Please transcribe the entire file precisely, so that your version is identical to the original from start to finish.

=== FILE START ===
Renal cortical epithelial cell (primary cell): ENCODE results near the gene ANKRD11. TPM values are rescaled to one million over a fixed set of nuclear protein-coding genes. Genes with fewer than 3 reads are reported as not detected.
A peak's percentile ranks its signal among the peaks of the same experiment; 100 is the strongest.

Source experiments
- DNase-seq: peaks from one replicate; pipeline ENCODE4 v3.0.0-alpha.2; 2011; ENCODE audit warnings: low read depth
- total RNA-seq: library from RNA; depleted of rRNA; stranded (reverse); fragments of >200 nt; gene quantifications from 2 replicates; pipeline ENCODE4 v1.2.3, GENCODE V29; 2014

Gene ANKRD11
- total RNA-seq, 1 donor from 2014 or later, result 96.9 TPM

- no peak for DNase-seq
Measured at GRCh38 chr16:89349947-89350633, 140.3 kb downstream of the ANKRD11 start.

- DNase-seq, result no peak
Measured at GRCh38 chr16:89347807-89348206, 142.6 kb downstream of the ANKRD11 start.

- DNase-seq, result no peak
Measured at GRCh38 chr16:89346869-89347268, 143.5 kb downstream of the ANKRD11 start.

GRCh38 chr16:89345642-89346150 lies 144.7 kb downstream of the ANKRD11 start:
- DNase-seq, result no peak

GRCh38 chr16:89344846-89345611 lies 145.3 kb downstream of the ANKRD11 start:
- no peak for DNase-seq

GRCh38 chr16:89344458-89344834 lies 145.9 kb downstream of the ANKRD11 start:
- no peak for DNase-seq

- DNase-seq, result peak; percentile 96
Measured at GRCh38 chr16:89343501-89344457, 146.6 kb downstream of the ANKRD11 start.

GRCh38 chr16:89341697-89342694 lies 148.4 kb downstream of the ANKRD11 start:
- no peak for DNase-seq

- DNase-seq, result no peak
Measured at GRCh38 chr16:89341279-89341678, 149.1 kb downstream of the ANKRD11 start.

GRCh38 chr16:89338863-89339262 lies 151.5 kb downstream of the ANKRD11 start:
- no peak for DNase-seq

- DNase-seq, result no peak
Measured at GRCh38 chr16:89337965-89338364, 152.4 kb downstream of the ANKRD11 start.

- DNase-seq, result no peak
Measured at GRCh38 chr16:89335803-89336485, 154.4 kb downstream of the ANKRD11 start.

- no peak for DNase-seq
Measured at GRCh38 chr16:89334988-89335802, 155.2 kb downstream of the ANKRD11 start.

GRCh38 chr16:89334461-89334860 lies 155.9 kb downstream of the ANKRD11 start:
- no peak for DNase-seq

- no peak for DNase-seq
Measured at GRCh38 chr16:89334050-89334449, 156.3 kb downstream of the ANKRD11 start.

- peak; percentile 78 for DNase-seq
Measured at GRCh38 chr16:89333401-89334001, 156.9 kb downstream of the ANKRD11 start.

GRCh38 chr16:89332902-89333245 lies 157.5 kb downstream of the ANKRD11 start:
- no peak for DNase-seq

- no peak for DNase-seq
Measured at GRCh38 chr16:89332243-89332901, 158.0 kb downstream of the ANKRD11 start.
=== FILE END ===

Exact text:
Renal cortical epithelial cell (primary cell): ENCODE results near the gene ANKRD11. TPM values are rescaled to one million over a fixed set of nuclear protein-coding genes. Genes with fewer than 3 reads are reported as not detected.
A peak's percentile ranks its signal among the peaks of the same experiment; 100 is the strongest.

Source experiments
- DNase-seq: peaks from one replicate; pipeline ENCODE4 v3.0.0-alpha.2; 2011; ENCODE audit warnings: low read depth
- total RNA-seq: library from RNA; depleted of rRNA; stranded (reverse); fragments of >200 nt; gene quantifications from 2 replicates; pipeline ENCODE4 v1.2.3, GENCODE V29; 2014

Gene ANKRD11
- total RNA-seq, 1 donor from 2014 or later, result 96.9 TPM

- no peak for DNase-seq
Measured at GRCh38 chr16:89349947-89350633, 140.3 kb downstream of the ANKRD11 start.

- DNase-seq, result no peak
Measured at GRCh38 chr16:89347807-89348206, 142.6 kb downstream of the ANKRD11 start.

- DNase-seq, result no peak
Measured at GRCh38 chr16:89346869-89347268, 143.5 kb downstream of the ANKRD11 start.

GRCh38 chr16:89345642-89346150 lies 144.7 kb downstream of the ANKRD11 start:
- DNase-seq, result no peak

GRCh38 chr16:89344846-89345611 lies 145.3 kb downstream of the ANKRD11 start:
- no peak for DNase-seq

GRCh38 chr16:89344458-89344834 lies 145.9 kb downstream of the ANKRD11 start:
- no peak for DNase-seq

- DNase-seq, result peak; percentile 96
Measured at GRCh38 chr16:89343501-89344457, 146.6 kb downstream of the ANKRD11 start.

GRCh38 chr16:89341697-89342694 lies 148.4 kb downstream of the ANKRD11 start:
- no peak for DNase-seq

- DNase-seq, result no peak
Measured at GRCh38 chr16:89341279-89341678, 149.1 kb downstream of the ANKRD11 start.

GRCh38 chr16:89338863-89339262 lies 151.5 kb downstream of the ANKRD11 start:
- no peak for DNase-seq

- DNase-seq, result no peak
Measured at GRCh38 chr16:89337965-89338364, 152.4 kb downstream of the ANKRD11 start.

- DNase-seq, result no peak
Measured at GRCh38 chr16:89335803-89336485, 154.4 kb downstream of the ANKRD11 start.

- no peak for DNase-seq
Measured at GRCh38 chr16:89334988-89335802, 155.2 kb downstream of the ANKRD11 start.

GRCh38 chr16:89334461-89334860 lies 155.9 kb downstream of the ANKRD11 start:
- no peak for DNase-seq

- no peak for DNase-seq
Measured at GRCh38 chr16:89334050-89334449, 156.3 kb downstream of the ANKRD11 start.

- peak; percentile 78 for DNase-seq
Measured at GRCh38 chr16:89333401-89334001, 156.9 kb downstream of the ANKRD11 start.

GRCh38 chr16:89332902-89333245 lies 157.5 kb downstream of the ANKRD11 start:
- no peak for DNase-seq

- no peak for DNase-seq
Measured at GRCh38 chr16:89332243-89332901, 158.0 kb downstream of the ANKRD11 start.